“This is our joke and a nod to the youngest listeners. The rhythm of our samba is unusual – it is performed in fives, which is thanks to Lukas. “Red Cat Samba” is our most cheerful song. Each of us left a lot of personal positive energy in it, so when we perform it live we have as much fun as the audience.”

Fogs and Hazes and Follow My Way Again have an oblique, odd rhythmic part in addition to a more dilated jazz writing. They are surely two surprising outliers in this last part of your record, giving everything a certain broadly speaking plastic touch. Talking about these dilations, how did happened this element in your music?

Łukasz Świderski: Very often composing is like picking fruits. We don’t create them. We just collect them as they are, exactly what fell from the tree. So, you get the feeling, that the song already exists, you just have to write it down… Thats why, for some songs, it is hard to explain and find the precise answer… Sometimes certain part is about a burst of energy, sometimes about calming down, sometimes, while writing a song, you can see in your imagination a kind of quick bicycle trip into the unknown, so you want to translate that “movie” into music language. Sometimes you come up with a piece as if you were painting, composing a picture. Sometimes you need few moments of trance or nice background for the guitar solo part…”

Conversations is the final track in Fuzock, between jingle-jangle, angular riffs, and similarity to the Mahavishnu Orchestra. Moreover, progressive sound is dominant in this track because of its diversification and complexity in the writing. So, how did this attitude on several characters happen in this piece?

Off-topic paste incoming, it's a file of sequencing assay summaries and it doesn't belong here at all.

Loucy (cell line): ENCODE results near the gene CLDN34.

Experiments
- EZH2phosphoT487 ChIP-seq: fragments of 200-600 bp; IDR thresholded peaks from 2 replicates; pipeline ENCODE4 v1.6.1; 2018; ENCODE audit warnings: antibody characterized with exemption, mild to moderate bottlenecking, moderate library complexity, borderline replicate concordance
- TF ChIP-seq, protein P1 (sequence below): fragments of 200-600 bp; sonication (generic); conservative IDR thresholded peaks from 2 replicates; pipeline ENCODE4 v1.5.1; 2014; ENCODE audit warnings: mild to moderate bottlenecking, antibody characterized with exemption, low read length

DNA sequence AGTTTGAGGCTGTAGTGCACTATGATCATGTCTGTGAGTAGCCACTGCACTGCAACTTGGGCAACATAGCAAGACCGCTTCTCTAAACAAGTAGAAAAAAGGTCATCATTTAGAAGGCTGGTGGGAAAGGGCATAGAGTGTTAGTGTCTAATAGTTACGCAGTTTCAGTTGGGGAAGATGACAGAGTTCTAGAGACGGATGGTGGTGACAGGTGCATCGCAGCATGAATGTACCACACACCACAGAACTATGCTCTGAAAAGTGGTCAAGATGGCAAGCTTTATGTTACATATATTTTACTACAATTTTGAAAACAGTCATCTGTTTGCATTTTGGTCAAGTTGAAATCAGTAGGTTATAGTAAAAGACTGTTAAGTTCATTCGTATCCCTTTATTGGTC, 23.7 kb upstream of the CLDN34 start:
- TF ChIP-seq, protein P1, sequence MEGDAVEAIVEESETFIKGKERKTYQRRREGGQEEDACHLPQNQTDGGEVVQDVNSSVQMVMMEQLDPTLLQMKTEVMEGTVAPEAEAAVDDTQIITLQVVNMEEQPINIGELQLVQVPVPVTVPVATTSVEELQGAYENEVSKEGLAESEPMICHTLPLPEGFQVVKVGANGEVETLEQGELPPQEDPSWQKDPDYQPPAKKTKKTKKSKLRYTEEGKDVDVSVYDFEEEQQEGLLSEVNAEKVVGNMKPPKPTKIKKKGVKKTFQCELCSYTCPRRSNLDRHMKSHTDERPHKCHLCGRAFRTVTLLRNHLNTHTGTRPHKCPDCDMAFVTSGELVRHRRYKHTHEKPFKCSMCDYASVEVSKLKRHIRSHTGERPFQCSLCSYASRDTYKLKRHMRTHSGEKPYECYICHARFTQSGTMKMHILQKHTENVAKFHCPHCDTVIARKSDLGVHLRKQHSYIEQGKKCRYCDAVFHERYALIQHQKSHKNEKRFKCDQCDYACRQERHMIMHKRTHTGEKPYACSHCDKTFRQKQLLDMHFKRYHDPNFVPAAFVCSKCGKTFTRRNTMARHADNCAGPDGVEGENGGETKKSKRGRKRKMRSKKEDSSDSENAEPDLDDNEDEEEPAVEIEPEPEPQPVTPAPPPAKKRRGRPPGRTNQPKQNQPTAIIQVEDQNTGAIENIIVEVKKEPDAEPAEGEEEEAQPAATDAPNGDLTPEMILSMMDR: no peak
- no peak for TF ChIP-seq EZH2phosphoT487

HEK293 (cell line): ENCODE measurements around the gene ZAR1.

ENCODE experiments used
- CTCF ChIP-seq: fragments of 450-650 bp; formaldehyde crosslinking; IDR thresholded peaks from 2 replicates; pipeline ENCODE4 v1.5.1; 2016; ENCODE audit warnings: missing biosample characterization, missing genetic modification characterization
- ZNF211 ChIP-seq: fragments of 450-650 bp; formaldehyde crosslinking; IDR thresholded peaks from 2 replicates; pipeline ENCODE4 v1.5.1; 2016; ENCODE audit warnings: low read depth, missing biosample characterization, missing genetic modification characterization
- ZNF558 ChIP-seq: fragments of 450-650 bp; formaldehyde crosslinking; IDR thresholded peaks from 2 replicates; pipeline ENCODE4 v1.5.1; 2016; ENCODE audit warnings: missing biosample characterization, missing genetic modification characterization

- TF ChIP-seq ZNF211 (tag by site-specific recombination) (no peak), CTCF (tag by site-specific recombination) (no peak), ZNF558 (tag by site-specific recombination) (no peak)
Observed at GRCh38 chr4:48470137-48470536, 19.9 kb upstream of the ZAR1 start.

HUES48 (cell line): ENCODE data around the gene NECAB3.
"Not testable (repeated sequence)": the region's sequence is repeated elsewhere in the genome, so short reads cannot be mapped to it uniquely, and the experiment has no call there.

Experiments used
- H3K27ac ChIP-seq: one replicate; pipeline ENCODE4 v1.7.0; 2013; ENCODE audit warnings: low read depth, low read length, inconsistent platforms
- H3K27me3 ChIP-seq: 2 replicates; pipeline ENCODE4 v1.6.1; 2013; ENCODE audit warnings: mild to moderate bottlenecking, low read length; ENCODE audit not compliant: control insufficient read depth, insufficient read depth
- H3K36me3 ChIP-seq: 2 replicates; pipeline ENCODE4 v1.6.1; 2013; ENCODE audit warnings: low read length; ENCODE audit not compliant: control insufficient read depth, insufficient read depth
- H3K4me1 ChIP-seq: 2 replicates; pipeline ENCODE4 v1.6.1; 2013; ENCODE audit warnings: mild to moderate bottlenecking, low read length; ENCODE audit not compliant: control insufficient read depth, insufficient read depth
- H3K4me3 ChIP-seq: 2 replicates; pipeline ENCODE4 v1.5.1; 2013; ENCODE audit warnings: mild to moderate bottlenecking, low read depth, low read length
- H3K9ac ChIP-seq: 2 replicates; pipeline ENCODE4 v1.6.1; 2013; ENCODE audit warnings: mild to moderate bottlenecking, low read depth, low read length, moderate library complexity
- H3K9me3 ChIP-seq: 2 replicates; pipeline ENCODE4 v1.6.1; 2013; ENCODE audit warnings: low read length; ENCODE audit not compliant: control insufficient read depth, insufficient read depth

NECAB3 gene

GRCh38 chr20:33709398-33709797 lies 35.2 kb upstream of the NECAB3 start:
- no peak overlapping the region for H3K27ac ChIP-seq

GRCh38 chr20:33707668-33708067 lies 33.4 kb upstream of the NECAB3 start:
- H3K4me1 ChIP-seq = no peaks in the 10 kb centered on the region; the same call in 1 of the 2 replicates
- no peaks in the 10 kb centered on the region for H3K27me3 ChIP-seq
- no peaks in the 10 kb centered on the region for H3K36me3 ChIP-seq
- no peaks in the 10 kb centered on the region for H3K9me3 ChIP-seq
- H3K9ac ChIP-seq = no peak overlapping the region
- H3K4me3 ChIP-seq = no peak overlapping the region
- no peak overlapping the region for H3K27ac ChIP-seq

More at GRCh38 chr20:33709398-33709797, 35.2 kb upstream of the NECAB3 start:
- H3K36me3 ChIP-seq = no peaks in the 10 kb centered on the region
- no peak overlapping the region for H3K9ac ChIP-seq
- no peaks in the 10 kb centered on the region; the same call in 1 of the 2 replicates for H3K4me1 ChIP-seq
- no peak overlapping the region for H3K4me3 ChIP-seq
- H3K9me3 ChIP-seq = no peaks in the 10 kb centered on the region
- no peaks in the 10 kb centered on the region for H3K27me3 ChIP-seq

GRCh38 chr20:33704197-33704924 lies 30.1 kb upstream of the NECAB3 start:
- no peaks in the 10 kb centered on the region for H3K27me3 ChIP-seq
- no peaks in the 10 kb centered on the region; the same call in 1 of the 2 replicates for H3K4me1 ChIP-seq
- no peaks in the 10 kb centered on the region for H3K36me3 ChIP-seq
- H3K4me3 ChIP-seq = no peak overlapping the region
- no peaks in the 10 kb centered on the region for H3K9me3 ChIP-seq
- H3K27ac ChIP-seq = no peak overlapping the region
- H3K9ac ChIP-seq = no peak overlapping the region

Tomasz Maryniak: “This is one of our early compositions. It consists of three motifs worked in different ways. The first theme is funky in nature and is played backwards and in inversion, just like in serial music. These modifications overlap, creating an impression of anxiety and chaos. At this stage it is not a conversation, but rather an argument. The theme of “Mahavishnu” is an extensive progression. The sounds harmonize with each other, but build tension by climbing higher and higher registers until the culmination. The third theme brings calm, but then it develops, grows and ends with improvisation. “The idea was for these three different conversations to meet in the finale. The progressive sound is due to the synthesizers connected to the warr guitar – it fits the extensive form of the song. In Conversations, we managed to combine different musical styles into a coherent whole and this is a very good summary of Fuzock.”

Finally, can you talk about the next news about the live set or following records?

Łukasz Świderski: “We have a lots of ideas written down. I’m sure, It will be enough for few albums. So, what you can expect? Maybe you noticed two “postal songs” on Jazock and Fuzock: first is a “Postcard From Paris”, second is a “Telegram From Palermo”. Third, on our next album, will be “Answer From Warsaw”, which is done alredy. At the end of “Answer” will be a “party-part” with sounscape recordings from… Let’s leave it as a secret!”

Tomasz Maryniak: “I have an idea for a series of pieces whose common feature is “symmetry”. This means continuing to play with sounds, emotions and musical colors and styles. The song sketches are successful, so the idea is worth continuing.”